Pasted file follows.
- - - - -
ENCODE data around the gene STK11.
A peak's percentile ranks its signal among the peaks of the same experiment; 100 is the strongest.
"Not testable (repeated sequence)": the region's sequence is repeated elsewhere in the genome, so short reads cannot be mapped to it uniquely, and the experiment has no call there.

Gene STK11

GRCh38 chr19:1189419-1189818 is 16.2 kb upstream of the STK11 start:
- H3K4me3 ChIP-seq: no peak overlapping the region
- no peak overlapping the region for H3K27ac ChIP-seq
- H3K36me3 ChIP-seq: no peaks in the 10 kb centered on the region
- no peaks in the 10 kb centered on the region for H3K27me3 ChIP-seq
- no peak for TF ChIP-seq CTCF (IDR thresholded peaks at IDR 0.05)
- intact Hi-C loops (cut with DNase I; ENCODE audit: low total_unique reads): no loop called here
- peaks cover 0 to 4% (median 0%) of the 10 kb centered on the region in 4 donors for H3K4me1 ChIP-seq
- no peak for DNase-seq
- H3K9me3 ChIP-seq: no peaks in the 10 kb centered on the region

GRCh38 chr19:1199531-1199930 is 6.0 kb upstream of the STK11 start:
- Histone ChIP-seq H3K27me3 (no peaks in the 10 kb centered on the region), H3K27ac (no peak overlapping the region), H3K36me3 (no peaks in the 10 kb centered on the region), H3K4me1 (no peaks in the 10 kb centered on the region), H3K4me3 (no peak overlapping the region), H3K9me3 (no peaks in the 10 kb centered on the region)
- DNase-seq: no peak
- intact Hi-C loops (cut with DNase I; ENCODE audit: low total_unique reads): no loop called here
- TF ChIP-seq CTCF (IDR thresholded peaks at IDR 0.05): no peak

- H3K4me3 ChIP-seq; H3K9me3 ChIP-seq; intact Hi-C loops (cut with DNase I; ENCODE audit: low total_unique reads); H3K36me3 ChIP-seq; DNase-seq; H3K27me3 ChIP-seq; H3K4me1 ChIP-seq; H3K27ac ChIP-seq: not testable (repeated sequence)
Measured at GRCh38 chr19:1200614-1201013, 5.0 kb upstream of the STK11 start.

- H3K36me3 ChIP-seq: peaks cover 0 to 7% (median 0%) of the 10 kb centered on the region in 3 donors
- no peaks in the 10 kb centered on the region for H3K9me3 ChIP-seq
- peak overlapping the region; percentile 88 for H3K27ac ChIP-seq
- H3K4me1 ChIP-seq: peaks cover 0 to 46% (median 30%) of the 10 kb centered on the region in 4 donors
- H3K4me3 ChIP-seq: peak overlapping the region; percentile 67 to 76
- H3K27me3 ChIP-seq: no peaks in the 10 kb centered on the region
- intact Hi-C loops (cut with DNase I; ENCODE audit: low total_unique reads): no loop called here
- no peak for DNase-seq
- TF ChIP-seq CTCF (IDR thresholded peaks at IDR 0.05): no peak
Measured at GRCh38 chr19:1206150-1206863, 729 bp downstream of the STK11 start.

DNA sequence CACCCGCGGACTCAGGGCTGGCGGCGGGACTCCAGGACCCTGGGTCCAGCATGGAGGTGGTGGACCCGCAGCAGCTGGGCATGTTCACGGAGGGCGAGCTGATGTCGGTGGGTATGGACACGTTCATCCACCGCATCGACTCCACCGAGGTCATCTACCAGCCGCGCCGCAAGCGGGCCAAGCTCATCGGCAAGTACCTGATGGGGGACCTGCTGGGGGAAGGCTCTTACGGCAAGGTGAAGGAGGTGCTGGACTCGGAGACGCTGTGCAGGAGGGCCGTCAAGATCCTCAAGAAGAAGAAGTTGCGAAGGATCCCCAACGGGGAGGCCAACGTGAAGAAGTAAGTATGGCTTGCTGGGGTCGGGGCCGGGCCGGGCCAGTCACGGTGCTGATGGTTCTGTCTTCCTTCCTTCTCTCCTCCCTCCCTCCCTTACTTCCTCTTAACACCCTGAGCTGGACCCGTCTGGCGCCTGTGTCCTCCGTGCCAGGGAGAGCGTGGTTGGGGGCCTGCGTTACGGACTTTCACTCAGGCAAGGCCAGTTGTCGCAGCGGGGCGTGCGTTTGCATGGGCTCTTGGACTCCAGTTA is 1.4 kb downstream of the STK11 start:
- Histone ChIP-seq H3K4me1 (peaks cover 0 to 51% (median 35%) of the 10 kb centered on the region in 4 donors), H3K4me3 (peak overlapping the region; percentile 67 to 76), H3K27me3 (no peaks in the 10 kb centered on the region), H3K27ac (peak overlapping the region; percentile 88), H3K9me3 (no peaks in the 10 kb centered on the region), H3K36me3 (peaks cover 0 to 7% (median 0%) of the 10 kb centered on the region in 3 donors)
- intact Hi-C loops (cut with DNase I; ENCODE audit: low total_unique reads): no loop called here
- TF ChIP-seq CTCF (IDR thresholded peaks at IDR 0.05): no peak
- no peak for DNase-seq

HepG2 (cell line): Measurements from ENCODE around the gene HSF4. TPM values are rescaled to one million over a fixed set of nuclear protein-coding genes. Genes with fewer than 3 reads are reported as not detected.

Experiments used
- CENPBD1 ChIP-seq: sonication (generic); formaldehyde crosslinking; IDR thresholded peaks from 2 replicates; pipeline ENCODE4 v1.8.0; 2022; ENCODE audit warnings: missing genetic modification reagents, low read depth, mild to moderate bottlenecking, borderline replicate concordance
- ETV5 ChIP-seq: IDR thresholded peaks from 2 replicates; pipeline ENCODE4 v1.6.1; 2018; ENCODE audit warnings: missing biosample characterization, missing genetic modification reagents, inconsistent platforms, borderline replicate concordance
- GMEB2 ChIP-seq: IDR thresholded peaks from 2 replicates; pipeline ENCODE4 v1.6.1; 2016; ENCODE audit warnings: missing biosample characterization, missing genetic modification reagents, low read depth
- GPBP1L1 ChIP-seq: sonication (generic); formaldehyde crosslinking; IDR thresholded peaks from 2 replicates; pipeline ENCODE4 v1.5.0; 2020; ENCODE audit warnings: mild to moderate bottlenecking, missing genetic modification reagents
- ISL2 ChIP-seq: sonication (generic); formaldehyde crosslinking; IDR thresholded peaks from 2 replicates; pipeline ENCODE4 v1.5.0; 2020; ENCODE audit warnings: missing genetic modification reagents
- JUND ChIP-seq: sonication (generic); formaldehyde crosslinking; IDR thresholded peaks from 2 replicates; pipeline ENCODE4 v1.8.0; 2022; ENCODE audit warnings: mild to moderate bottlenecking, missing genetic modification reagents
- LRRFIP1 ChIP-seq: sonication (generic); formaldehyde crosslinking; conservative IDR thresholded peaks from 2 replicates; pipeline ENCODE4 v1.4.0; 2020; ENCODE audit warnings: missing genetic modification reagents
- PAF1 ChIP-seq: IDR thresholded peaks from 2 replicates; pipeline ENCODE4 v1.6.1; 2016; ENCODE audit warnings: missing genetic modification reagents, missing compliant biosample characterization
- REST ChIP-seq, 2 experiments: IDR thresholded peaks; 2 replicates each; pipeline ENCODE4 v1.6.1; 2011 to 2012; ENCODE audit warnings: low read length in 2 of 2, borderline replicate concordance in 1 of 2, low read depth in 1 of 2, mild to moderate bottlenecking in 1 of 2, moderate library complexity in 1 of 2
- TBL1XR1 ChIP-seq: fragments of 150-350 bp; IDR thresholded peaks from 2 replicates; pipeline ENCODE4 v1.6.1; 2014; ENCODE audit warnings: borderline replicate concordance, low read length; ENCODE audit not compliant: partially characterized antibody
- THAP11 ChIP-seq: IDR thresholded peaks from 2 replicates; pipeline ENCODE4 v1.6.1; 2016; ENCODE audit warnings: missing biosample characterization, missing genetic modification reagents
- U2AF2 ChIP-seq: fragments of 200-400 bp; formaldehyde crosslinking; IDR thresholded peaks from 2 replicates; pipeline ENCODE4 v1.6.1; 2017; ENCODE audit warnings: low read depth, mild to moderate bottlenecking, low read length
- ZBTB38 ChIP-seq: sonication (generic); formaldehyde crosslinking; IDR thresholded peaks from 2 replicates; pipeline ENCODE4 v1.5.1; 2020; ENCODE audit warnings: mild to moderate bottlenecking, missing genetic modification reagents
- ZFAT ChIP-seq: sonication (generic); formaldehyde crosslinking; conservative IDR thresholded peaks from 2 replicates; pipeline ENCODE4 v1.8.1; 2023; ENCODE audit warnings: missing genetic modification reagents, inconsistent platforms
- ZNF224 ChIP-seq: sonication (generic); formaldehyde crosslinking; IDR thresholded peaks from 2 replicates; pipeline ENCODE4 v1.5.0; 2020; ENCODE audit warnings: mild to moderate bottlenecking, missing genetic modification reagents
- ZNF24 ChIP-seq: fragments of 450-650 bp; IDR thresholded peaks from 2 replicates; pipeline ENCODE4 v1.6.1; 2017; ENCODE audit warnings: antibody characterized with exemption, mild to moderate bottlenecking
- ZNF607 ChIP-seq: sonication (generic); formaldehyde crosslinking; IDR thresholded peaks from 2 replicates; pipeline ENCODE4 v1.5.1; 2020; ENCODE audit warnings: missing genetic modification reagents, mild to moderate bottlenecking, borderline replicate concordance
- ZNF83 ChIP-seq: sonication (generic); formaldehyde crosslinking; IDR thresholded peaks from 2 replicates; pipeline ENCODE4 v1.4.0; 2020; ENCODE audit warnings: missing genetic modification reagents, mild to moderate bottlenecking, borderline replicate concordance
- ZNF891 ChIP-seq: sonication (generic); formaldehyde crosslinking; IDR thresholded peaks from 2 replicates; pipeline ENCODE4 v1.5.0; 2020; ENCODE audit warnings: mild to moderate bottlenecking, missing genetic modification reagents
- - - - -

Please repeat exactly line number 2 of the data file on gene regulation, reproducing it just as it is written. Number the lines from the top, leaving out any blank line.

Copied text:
A peak's percentile ranks its signal among the peaks of the same experiment; 100 is the strongest.